New Ways to Improve Cellphone Reception Indoors

NEW YORK ( TheStreet) -- It doesn't matter if you pay for the fastest 4G network if you get awful signal inside your house. But you may be able to do something about it without breaking your two-year contract.

Mobile carriers are more anxious than ever to keep customers, and often will provide signal-boosting devices and service for free. But that's only if you've tried everything else.

Those darn brick walls -- or nearby trees and mountains or other vents and wiring inside the walls -- could be blocking valuable signals to your basement. But if there's a tree blocking your direct sight to the nearest cell tower, consider these tips before chopping down trees or knocking down walls.

Talk to your mobile carrier: While not a new tip, this is the first place to start when your home lacks a signal. The mobile industry is super-competitive and many of the companies will do anything to keep you.

Check with them to see what they'll offer you. My own carrier suggested replacing the SIM card (the existing one could be outdated or corroded) and turning on "data roaming." Also, keep your phone charged (power improves signal strength) and get rid of the metal case (weakens signal). The carrier may even send a technician to your neighborhood to check outdoor signal strength. If they discover that is terrible, they'll know what to fix first.

Try a new app: If you've got a smartphone, there is a plethora of apps providing tools to pinpoint nearby cell towers, display your phone's signal strength and check who has the best service in your neighborhood. Some apps reboot your phone, recalibrate the wireless radio and automatically connect you to the strongest signal. See "Apps to help improve smartphone reception" for reviews of related iOS and Android apps.

Get a 4G boost: Signal boosters use power to amplify a signal indoors and have been around for years. They typically consist of an outdoor antenna and an indoor amplifier. Only recently have 4G boosters hit the market.

One of the device leaders, Wilson Electronics, just expanded its first line of 4G mobile signal boosters. Its new Sleek 4G line (a two-piece device with an antenna that sticks to a building's exterior window or car roof, and a second piece that stays inside to boost signal) offers 20 times the power of a typical cellphone signal.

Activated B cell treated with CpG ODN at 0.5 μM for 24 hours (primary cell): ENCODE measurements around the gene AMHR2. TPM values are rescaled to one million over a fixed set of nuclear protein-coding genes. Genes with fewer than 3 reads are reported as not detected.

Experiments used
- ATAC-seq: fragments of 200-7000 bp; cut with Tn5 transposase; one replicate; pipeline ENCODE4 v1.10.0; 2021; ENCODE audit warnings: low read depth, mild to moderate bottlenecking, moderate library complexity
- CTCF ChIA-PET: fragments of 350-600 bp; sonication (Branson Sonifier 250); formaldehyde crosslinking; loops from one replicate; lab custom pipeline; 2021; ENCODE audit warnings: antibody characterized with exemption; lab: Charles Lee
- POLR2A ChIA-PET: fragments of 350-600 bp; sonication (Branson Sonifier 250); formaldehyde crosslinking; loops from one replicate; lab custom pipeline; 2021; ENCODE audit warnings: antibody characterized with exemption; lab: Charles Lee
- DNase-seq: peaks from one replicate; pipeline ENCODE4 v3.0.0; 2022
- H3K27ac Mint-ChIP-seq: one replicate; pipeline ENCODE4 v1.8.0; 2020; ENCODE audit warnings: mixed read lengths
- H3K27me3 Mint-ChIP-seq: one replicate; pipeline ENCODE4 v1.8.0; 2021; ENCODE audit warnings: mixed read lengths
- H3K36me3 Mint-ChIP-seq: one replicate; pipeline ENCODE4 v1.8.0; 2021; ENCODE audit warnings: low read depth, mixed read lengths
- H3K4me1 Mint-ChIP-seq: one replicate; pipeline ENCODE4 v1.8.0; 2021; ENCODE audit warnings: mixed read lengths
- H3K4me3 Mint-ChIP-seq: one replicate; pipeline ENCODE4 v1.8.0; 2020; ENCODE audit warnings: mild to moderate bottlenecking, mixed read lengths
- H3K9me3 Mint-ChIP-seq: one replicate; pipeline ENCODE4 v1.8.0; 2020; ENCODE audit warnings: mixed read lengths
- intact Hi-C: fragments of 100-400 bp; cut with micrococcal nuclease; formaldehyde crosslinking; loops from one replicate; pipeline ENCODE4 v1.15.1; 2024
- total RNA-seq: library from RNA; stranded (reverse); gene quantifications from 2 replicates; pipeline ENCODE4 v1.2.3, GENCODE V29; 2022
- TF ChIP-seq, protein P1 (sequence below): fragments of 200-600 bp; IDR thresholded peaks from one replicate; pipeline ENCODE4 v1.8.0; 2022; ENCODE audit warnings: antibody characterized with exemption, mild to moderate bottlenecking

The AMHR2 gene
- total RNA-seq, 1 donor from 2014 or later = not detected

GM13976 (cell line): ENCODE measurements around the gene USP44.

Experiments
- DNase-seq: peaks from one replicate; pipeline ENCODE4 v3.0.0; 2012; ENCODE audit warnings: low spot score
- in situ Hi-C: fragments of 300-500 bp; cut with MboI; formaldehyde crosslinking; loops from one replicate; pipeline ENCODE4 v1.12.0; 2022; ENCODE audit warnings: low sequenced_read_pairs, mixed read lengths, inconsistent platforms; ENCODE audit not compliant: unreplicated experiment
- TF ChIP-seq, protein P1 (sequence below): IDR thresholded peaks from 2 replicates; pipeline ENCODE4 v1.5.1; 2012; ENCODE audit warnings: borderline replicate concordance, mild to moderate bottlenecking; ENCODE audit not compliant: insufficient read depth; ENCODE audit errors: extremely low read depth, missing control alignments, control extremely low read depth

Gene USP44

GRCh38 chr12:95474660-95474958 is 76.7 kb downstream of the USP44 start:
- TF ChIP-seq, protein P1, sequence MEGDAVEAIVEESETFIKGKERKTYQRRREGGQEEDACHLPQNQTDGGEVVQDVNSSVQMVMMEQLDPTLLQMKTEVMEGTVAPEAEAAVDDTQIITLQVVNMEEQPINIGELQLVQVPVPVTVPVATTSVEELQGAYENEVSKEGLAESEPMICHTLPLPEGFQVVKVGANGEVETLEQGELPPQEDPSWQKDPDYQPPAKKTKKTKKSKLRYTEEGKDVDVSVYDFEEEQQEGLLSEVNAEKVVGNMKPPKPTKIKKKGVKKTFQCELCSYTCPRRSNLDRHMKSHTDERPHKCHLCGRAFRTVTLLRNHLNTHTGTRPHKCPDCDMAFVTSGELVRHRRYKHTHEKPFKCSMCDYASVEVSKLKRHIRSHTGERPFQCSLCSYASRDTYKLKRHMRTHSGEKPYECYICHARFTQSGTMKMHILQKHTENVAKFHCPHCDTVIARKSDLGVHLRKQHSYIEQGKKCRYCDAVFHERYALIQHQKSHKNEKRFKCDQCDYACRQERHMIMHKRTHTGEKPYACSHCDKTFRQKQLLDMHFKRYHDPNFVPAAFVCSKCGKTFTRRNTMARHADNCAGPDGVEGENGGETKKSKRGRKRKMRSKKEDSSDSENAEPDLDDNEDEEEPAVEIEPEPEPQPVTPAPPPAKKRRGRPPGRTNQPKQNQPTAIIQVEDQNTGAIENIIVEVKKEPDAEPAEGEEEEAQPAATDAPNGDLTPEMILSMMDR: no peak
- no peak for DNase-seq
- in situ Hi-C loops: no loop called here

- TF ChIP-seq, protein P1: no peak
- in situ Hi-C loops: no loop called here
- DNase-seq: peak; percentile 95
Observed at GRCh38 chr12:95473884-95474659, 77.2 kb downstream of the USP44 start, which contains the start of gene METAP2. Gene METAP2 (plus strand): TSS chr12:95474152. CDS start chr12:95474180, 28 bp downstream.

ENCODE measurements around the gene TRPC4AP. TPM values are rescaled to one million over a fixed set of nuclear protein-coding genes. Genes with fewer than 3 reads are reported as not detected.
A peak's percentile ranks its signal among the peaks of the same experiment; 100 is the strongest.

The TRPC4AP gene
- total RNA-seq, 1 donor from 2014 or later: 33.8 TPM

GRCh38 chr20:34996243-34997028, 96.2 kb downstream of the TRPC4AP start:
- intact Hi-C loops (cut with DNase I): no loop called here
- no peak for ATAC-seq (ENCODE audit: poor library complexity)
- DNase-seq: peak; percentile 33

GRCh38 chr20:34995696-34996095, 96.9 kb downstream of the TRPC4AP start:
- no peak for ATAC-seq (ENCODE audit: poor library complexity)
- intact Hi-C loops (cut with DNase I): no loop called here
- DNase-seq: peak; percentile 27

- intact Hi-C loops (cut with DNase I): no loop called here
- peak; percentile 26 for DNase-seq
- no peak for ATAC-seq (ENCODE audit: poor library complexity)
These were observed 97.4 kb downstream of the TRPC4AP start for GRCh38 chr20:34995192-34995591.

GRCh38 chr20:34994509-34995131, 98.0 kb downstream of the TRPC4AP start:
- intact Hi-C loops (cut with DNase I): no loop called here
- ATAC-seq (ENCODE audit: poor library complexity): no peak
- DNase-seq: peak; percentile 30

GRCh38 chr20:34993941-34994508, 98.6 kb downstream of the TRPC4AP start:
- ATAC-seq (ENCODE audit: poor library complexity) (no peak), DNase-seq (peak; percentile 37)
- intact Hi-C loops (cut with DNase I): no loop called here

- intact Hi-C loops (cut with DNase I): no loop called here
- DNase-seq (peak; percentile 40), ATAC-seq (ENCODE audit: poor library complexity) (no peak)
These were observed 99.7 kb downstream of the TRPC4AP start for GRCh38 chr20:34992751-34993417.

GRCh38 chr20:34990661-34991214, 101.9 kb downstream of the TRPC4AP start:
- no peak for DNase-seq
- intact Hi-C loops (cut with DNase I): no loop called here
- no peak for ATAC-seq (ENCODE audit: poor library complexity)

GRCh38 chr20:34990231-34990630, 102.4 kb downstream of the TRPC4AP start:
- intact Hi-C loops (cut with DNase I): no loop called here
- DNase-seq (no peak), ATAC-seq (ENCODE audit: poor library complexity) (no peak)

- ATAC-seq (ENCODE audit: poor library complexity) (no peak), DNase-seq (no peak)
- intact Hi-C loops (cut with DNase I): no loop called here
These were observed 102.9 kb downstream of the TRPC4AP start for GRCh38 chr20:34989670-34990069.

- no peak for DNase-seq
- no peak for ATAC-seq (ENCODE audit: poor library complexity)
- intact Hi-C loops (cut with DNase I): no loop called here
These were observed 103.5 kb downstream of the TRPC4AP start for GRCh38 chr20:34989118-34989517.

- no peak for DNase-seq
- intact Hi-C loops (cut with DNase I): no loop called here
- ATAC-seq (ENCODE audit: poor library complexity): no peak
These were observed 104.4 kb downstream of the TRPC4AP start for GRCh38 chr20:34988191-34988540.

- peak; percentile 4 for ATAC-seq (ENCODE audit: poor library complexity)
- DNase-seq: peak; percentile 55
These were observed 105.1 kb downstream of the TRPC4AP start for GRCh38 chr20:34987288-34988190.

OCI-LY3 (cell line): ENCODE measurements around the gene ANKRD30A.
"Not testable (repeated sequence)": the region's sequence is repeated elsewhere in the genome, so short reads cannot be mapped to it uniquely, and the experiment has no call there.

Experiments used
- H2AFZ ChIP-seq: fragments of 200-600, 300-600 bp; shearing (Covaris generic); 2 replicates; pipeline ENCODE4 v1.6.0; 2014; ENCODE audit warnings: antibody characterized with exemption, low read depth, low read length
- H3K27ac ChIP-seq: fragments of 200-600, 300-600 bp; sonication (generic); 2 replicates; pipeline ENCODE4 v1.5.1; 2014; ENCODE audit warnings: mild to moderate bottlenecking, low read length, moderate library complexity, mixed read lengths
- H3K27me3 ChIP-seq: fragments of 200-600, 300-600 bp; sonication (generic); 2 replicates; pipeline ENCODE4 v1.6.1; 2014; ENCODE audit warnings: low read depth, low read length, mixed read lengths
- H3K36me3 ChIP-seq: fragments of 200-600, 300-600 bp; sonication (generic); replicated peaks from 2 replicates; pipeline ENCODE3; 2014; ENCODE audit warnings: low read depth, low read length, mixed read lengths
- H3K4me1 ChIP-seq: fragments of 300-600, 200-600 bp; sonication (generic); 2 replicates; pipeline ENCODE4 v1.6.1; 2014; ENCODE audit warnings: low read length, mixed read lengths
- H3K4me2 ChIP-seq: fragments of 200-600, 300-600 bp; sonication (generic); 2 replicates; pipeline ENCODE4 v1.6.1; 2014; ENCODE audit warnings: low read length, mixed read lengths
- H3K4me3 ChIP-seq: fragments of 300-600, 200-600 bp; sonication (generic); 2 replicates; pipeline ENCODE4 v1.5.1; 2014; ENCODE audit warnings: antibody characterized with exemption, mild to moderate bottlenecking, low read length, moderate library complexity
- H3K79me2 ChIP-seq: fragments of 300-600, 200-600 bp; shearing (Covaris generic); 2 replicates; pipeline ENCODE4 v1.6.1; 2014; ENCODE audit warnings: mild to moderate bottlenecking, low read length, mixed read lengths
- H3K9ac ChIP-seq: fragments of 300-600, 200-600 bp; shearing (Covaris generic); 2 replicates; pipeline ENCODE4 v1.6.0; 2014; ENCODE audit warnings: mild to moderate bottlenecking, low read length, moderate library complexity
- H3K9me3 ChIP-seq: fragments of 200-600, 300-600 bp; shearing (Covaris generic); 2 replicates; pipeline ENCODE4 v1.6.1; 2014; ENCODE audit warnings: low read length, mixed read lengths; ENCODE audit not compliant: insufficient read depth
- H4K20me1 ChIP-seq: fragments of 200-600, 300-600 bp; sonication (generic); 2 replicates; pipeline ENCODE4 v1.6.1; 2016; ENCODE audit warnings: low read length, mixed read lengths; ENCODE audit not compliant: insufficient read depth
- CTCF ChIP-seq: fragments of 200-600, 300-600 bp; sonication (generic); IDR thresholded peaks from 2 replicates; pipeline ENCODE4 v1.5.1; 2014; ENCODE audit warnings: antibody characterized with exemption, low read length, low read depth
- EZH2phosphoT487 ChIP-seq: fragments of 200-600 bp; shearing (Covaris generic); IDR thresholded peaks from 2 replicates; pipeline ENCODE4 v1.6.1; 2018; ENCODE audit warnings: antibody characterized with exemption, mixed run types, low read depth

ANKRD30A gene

Other new 4G signal boosters are now available from Wi-Ex and Cellphone-Mate. Also, check with your carrier for a possible freebie. T-Mobile, for example, offers a Cel-Fi signal booster for cheap or free if you're willing to commit for two more years.

Tip: Make sure the signal booster you buy works with your phone's wireless frequency. While a phone can operate on multiple frequencies, it only works on one frequency band at a time. Consider a dual-band signal booster.

Fire up Femtocell: These mini cell towers target indoor users living in areas where even signal outdoors is mediocre. Unlike boosters, femtocells require a home broadband Internet connection, like a cable modem, which it converts into a cellular signal. Phone calls aren't routed over Wi-Fi (unless you're using T-Mobile's Wi-Fi calling alternative), but rather they use the same cellular technology your phone already uses, which is better on battery life.

They also require GPS because each device is set to operate on a specific mobile network, as approved by your phone company. Only recently have carriers begun offering distressed users a free Femtocell. Otherwise, it costs between $100 to $300, plus a possible monthly fee.

In the U.S., Sprint ( S) offers the Airave, Verizon ( VZ) has the Network Extender and AT&T ( T ) offer the Microcell femtocells.

Here's a chart of international mobile carriers offering femtocells, as pieced together by the Small Cell Forum.

Tip: Femtocells aim to improve voice calls and not necessarily data transmissions. The industry assumes users will stick to Wi-Fi to increase a phone's data speeds indoors.

This article was written by an independent contributor, separate from TheStreet's regular news coverage.
Tamara Chuang is an outside contributor to TheStreet. Her opinions are her own.